- Jody B. Miller
My son was getting all A’s and overnight he was getting C’s
When this happens the alarms should be going off. Stop what you're doing right away and read on.
Why could this be happening?
According to Susan Heitler Ph.D., in Psychology Today
The epidemic of anxiety in high schools and on college campuses is stunning. Over the past seven years, anxiety has become the No. 1 reason college students seek counseling
The National Institute of Health claims that 1 in 3 children between 13 and 18 years old experience anxiety. And, it's been rising steadily.
What's going on?
Why are our kidz so stressed out?
There are lots of reasons and hear me when I tell you. . . you probably already know.
I know I did.
I noticed my son's grades falling as early as fourth grade. And I listened to what he said.
I'm not as smart as the other kids.
I have no friends.
I fail at everything.
Dropping grades can be caused by many factors.
Problems at home
An incident at school or outside of school
Not doing well in sports/outside school activities
. . . and more
And when any of these things occur, grades often suffer.
When you start to hear statements like this or see grades plummet, the number one thing to do is DON'T PANIC.
Calmly sit down with your child over an after school snack or in the car (kidz always share when you're in the car because they don't have to LOOK at you) and ask them open-ended questions.
How are you feeling? Why do you think you're feeling that way?
It seems to me like you are well liked. Why don't you think so?
What seems hard at school for you?
Who would you like to be better friends with?
Who would you rather not be friends with?
What do you love most about school?
What do you hate most about school?
What makes you feel alone or uncomfortable?
Have you ever thought about not getting out of bed? Why?
Tell me a time when something good happened
Questions like these will help your child open up without feeling judged and you'll learn a heck of a lot about what's going on.
You can also speak with their teacher. But ask your child if they are OK with that, and if they would like to be part of that private meeting, which should happen outside the eyes of other parents and kids. Don't embarrass your child.
Number Two: Don't solve your child's problems FOR them.
If you do, then they'll never feel like they have achieved anything. Why? Because you did it for them.
If this is you, then this is you.
shutterstock licensed photo
Being a helicopter parent, or a tiger mom or a snowplow may seem like the right thing to do, but trust me, you are smothering your child and they will never figure things out for themselves.
Instead, use the choices method. Give them A/B choices and let them choose. Then honor their choice. Ask them what they want and guide them gently.
And the absolute best advice I can ever give is . . . DON'T FOLLOW THE CROWD when it comes to raising your child.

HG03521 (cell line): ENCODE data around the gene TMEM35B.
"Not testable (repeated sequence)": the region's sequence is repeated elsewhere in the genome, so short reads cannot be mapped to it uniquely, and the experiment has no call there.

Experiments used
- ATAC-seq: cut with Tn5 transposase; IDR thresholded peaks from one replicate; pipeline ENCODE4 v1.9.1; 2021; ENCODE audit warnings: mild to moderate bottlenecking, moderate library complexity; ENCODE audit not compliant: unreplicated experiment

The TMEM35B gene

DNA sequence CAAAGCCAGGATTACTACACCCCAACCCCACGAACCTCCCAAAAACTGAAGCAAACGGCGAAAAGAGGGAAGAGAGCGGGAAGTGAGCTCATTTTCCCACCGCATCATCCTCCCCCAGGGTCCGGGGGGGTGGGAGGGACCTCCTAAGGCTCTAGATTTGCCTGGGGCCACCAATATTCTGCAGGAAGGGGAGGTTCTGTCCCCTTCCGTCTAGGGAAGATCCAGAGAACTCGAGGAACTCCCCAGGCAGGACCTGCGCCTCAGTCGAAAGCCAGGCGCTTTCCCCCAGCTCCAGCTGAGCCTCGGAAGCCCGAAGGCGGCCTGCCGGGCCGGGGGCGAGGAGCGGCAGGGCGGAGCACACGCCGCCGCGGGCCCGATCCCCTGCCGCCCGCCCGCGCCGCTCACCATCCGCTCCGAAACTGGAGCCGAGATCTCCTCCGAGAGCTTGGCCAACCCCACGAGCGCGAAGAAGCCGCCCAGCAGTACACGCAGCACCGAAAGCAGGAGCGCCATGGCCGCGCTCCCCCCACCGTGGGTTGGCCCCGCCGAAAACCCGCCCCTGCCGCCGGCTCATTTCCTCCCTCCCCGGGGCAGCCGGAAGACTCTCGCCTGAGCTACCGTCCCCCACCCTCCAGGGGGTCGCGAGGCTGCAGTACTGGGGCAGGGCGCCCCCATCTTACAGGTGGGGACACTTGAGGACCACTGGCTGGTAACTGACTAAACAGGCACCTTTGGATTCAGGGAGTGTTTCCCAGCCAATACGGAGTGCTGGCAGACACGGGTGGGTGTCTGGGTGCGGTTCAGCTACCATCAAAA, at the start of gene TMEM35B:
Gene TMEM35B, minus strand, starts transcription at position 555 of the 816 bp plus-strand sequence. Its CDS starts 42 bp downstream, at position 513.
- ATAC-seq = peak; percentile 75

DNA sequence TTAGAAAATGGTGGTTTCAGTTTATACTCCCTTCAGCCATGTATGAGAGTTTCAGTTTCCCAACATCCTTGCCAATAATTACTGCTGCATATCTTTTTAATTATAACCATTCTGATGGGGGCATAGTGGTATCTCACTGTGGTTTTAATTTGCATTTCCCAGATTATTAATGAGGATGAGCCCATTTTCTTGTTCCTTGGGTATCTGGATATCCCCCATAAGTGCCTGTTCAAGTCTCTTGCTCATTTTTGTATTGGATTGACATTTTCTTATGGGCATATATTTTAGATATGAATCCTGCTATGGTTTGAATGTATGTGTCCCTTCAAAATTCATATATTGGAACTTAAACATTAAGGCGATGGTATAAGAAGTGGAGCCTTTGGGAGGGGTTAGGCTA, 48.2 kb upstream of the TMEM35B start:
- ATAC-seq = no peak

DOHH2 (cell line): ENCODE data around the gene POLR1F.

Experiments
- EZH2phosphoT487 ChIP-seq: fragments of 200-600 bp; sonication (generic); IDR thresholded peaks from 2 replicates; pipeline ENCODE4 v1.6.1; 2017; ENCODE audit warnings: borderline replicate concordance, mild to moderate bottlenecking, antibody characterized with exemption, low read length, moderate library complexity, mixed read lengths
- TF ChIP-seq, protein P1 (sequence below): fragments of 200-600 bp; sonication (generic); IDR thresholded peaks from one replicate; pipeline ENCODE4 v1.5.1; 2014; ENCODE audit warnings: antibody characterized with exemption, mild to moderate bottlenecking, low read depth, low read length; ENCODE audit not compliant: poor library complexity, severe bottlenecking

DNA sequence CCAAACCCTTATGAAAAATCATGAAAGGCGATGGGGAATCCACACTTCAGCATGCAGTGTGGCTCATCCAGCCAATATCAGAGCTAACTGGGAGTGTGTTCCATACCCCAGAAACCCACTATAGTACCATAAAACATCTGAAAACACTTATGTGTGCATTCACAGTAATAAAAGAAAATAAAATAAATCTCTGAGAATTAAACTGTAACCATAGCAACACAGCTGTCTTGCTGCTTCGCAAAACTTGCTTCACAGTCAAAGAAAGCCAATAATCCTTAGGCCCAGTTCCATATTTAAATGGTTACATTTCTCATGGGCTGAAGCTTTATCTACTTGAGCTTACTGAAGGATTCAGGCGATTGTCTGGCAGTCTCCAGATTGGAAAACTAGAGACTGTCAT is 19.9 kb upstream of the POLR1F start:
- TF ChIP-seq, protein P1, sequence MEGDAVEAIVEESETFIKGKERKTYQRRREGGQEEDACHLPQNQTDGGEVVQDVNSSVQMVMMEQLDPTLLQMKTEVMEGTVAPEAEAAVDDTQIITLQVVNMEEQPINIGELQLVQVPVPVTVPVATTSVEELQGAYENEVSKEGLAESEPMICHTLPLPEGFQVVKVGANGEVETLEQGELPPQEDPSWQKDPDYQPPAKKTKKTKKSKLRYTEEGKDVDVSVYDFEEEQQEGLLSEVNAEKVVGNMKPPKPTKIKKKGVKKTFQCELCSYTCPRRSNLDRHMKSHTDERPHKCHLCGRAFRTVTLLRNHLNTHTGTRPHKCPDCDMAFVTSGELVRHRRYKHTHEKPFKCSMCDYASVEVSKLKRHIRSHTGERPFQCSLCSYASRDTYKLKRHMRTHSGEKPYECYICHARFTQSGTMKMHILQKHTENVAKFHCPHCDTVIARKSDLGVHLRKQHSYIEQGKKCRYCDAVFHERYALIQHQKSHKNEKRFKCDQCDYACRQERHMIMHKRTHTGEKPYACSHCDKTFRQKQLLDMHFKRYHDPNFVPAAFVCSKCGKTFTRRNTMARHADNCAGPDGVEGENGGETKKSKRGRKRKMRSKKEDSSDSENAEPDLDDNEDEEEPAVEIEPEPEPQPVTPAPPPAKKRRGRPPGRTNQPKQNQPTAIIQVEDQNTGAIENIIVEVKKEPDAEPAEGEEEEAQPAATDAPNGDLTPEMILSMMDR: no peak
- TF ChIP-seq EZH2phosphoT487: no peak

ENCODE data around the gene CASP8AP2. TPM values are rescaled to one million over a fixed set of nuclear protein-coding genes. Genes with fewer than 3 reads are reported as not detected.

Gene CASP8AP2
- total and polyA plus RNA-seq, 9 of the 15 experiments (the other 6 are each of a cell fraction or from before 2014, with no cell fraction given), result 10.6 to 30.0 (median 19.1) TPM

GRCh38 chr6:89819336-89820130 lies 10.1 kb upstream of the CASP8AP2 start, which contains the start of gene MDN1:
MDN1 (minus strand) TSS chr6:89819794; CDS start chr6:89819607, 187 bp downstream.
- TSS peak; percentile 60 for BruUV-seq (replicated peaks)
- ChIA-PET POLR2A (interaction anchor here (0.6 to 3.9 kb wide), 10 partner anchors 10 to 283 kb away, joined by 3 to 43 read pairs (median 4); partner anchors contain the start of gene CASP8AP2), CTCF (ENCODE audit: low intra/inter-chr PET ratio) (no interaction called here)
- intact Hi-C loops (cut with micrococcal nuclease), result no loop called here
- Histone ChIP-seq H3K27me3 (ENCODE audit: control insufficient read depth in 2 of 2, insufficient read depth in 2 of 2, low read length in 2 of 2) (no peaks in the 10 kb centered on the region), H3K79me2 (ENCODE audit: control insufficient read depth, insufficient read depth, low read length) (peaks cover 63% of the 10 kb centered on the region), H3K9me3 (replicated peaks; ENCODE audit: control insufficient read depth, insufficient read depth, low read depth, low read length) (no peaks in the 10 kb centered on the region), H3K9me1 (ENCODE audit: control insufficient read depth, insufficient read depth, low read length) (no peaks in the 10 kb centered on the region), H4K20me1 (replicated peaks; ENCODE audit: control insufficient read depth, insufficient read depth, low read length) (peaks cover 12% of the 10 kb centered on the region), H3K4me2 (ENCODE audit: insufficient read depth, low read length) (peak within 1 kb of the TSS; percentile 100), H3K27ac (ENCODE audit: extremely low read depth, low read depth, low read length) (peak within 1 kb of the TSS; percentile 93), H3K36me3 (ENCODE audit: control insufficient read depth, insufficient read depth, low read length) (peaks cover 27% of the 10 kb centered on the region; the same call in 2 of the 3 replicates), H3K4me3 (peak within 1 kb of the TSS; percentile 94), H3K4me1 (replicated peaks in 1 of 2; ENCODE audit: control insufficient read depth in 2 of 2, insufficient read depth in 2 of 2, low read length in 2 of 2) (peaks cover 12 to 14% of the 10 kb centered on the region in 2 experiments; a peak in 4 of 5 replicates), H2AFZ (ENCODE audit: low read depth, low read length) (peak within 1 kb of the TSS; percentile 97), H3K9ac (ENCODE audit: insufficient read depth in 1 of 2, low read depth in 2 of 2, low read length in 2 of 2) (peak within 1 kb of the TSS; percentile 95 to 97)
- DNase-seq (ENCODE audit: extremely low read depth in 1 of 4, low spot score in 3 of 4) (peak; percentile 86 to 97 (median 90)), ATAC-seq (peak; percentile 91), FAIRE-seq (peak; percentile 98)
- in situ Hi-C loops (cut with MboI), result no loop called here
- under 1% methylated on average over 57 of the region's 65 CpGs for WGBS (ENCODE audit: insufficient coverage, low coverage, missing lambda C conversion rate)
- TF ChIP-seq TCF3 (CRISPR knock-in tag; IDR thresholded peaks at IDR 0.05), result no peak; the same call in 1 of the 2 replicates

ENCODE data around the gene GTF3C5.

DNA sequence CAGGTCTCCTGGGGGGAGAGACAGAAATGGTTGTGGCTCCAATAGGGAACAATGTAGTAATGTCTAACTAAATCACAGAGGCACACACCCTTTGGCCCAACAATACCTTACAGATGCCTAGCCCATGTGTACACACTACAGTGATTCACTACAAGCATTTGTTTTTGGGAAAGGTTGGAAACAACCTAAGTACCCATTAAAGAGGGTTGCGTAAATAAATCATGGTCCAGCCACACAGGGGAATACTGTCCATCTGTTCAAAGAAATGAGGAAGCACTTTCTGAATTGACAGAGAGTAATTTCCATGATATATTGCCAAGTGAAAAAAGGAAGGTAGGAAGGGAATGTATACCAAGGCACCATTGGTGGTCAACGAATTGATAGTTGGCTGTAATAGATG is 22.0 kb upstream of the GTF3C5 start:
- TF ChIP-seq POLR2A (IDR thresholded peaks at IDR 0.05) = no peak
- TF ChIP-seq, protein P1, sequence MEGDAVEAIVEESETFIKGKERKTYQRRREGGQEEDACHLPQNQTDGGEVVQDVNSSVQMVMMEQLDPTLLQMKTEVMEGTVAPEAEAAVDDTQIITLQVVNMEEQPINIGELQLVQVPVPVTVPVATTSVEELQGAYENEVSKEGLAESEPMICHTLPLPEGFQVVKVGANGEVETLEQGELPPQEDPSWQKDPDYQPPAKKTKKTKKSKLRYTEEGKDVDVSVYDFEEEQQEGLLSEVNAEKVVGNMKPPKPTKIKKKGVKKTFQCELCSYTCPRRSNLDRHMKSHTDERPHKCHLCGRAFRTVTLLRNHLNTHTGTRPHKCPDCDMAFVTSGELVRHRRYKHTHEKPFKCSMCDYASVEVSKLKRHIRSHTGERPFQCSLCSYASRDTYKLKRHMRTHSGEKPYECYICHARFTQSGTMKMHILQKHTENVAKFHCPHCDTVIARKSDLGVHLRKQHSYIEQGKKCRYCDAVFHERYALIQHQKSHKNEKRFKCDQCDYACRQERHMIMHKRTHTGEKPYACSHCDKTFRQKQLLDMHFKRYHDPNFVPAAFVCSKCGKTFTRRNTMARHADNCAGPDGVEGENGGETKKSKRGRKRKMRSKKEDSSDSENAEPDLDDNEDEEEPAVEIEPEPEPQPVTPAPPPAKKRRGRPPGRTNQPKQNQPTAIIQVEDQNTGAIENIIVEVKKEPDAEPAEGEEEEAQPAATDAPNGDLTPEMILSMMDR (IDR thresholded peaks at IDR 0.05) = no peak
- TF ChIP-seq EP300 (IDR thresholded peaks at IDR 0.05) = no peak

We all have FOMO or the desire to Keep Up With the Joneses (well, surpass the Joneses really). But you don't want to do this. I know this to be true.
When my kids were younger, everyone, I mean everyone, went to the same summer camp in the mountains. And, they went with a friend. I never got that. Maybe because I grew up just playing outside in the summer with whomever was around in my neighborhood. We'd make up games and play until the home bell or yell or gong rang. Every home had their dinner whistle.
Life was grand. We made up plays, played hide n' go seek, sardines, newspaper tag, got up at sunrise and road our bikes to the local school with snacks in hand, listened to music, danced, made up routines, had tons of sleepovers, and more. Best childhood ever. And yes, I went to camp, but it was always based on who I was and what my interests were.
When it came to sending my own kidz to camp, I only sent them to the heard mentality camp once. It was the worst summer of their lives. My daughter told me that all the girls cared about was brushing their hair and putting on make-up to impress the boys.
My son told me that kids were mean and while the activities were fun, there was no connecting.
So I followed my instincts and sent them back to the little local camp in the hills that had corny themes and talking time in the cabin and group fireside chats every night. And they sang, lots of singing. Kidz from all economic and ethnic backgrounds attended. So my kidz learned a lot about the world. They made friends. But I never sent them with a friend. Camp is a time to reach out and meet new people. And they did.
As time went on, my daughter ended up being a camp counselor at the same camp (high school through Freshman year of college) and my son turned to sports camps that increased his skills. But he chose his sport, I didn't. I sent him across the country for the summer in seventh grade. He loved it. He became more independent, made friends from all over the world, had to solve disagreements and had to learn how to manage his day - on his own. He ended up teaching at one of those camps right after high school and before he entered college. It was a great honor.
Don't be afraid to stand apart from the crowd. Pay attention to who your child is and don't worry about what the other parents and kids are doing. And remember, free playtime might be your best strategy of all when it comes to raising your kidz.
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